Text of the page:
Non-Patent Citations
Reference
1Kannam et al, "Design Consideration of Hyperabrupt Varactor Diodes", IEEE Transactions on Electron Devices, vol. ED-18, No. 2, Feb. 1971.
2 *Kannam et al, Design Consideration of Hyperabrupt Varactor Diodes , IEEE Transactions on Electron Devices, vol. ED 18, No. 2, Feb. 1971.
Referenced by
Citing PatentFiling datePublication dateApplicantTitle
US5168337 *Apr 8, 1992Dec 1, 1992Nippondenso Co., Ltd.Polycrystalline diode and a method for making the same
US5405790 *Nov 23, 1993Apr 11, 1995Motorola, Inc.Method of forming a semiconductor structure having MOS, bipolar, and varactor devices
US6521506Dec 13, 2001Feb 18, 2003International Business Machines CorporationVaractors for CMOS and BiCMOS technologies
US6803269Aug 14, 2002Oct 12, 2004International Business Machines CorporationHigh performance varactor diodes
US6878983Dec 4, 2003Apr 12, 2005International Business Machines CorporationHigh performance varactor diodes
US6891251Dec 18, 2002May 10, 2005International Business Machines CorporationVaractors for CMOS and BiCMOS technologies
US7135375Feb 8, 2005Nov 14, 2006International Business Machines CorporationVaractors for CMOS and BiCMOS technologies
US7518215Jan 6, 2005Apr 14, 2009International Business Machines CorporationOne mask hyperabrupt junction varactor using a compensated cathode contact
US7622741 *Feb 25, 2005Nov 24, 2009Rohm Co., Ltd.Semiconductor device and method for manufacturing same
US7825441Jun 25, 2007Nov 2, 2010International Business Machines CorporationJunction field effect transistor with a hyperabrupt junction
US7902606Jan 11, 2008Mar 8, 2011International Business Machines CorporationDouble gate depletion mode MOSFET
US7919382Sep 9, 2008Apr 5, 2011Freescale Semicondcutor, Inc.Methods for forming varactor diodes
US8022507Feb 25, 2011Sep 20, 2011Freescale Semiconductor, Inc.Varactor diodes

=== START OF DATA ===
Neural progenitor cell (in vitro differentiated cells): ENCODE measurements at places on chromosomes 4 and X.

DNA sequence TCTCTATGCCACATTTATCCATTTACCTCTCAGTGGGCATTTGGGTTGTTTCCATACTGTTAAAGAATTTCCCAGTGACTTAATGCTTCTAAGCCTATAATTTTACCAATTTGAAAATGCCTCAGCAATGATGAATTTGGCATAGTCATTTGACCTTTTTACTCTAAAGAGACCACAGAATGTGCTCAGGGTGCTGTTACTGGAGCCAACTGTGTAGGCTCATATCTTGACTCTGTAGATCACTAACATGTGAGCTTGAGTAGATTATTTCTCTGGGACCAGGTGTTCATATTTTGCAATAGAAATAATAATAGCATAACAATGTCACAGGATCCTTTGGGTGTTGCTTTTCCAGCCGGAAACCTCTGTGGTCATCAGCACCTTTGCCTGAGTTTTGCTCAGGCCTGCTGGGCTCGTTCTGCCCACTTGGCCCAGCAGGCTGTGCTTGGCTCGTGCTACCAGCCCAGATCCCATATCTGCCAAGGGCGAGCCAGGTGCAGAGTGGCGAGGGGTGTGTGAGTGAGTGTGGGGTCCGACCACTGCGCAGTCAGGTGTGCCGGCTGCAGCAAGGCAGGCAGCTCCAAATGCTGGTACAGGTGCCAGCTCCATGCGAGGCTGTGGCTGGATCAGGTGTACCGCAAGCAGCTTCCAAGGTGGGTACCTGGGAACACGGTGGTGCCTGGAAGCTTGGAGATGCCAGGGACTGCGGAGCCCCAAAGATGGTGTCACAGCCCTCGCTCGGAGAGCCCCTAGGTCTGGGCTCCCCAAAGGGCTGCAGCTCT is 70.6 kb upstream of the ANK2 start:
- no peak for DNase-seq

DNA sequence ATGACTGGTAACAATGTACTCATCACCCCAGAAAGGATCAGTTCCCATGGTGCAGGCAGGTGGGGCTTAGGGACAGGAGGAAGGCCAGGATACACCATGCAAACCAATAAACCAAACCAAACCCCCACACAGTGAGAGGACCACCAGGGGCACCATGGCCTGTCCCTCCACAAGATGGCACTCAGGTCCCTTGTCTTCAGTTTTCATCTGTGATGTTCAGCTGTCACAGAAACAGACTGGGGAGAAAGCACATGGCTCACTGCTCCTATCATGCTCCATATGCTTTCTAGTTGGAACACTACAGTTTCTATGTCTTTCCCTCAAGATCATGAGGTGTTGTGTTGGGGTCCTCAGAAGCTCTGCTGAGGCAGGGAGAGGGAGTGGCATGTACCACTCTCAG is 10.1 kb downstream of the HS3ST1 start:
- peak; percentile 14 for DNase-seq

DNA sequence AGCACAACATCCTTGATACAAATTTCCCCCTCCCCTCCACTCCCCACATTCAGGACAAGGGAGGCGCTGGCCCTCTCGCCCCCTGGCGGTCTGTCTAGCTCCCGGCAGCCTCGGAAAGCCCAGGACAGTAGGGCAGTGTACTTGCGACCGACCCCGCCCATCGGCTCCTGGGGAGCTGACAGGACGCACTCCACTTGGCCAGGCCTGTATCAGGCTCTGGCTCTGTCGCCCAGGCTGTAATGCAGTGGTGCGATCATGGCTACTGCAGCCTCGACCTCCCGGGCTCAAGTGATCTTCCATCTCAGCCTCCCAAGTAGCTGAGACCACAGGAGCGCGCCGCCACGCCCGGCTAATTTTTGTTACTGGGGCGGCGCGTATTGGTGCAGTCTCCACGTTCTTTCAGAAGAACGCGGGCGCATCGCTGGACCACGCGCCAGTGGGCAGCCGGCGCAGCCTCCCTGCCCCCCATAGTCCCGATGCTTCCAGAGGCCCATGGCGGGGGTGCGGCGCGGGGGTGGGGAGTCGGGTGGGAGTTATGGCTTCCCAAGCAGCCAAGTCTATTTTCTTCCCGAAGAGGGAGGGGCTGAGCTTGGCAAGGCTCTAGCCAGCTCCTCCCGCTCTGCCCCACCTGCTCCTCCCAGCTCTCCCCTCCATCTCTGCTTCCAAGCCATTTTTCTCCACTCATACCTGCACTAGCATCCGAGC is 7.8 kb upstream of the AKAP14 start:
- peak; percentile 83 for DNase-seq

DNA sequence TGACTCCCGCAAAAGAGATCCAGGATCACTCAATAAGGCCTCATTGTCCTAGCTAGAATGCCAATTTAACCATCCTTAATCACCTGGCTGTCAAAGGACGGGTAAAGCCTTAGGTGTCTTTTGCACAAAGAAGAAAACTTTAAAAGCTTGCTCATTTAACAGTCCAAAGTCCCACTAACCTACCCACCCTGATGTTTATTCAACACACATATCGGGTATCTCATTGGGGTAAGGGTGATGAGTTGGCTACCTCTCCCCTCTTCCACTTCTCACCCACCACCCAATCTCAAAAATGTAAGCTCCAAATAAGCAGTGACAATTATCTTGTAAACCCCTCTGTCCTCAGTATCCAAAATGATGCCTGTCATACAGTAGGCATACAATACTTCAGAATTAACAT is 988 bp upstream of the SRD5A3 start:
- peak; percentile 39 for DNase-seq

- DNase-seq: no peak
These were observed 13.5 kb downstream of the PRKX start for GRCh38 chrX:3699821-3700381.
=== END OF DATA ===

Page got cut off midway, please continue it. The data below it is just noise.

US8115281 *May 20, 2008Feb 14, 2012Atmel CorporationDifferential varactor
US8168500Jan 25, 2011May 1, 2012International Business Machines CorporationDouble gate depletion mode MOSFET
US20030122128 *Dec 18, 2002Jul 3, 2003International Business Machines CorporationNovel varactors for CMOS and BiCMOS technologies
US20040032004 *Aug 14, 2002Feb 19, 2004International Business Machines CorporationHigh performance varactor diodes
US20050245038 *Feb 8, 2005Nov 3, 2005International Business Machines CorporationNovel varactors for CMOS and BiCMOS technologies
US20060145300 *Jan 6, 2005Jul 6, 2006International Business Machines CorporationMethod for forming a one mask hyperabrupt junction varactor using a compensated cathode contact
US20070145377 *Feb 25, 2005Jun 28, 2007Mineo MiuraSemiconductor device and method for manufacturing same
US20080315266 *Jun 25, 2007Dec 25, 2008Eshun Ebenezer EJunction field effect transistor with a hyperabrupt junction
US20090179272 *Jan 11, 2008Jul 16, 2009Campi Jr John BDouble gate depletion mode mosfet
US20090289329 *May 20, 2008Nov 26, 2009Atmel CorporationDifferential Varactor
US20100059859 *Sep 9, 2008Mar 11, 2010Freescale Semiconductor, Inc.Varactor structure and method
US20110117711 *Jan 25, 2011May 19, 2011International Business Machines CorporationDouble gate depletion mode mosfet
US20110140240 *Feb 25, 2011Jun 16, 2011Freescale Semiconductor, Inc.Varactor diodes
WO2002097898A1 *Dec 27, 2001Dec 5, 2002Motorola, Inc.High q varactor diodes
WO2006073943A2Dec 22, 2005Jul 13, 2006International Business Machines CorporationMethod for forming a one mask hyperabrupt junction varactor using a compensated cathode contact
Classifications
U.S. Classification257/480, 257/E29.344, 257/596
International ClassificationH01L29/93
Cooperative ClassificationH01L29/93
European ClassificationH01L29/93
Legal Events
DateCodeEventDescription
Jan 25, 1989ASAssignment
Owner name: THOMSON-CSF, FRANCE
Free format text: ASSIGNMENT OF ASSIGNORS INTEREST.;ASSIGNORS:PAVLIDIS, DIMITRIOS;ARCHAMBAULT, YVES;KARAPUPERIS, LEONIDAS;REEL/FRAME:005013/0886
Effective date: 19861211
Dec 1, 1992REMIMaintenance fee reminder mailed
May 2, 1993LAPSLapse for failure to pay maintenance fees
Jul 20, 1993FPExpired due to failure to pay maintenance fee
Effective date: 19930502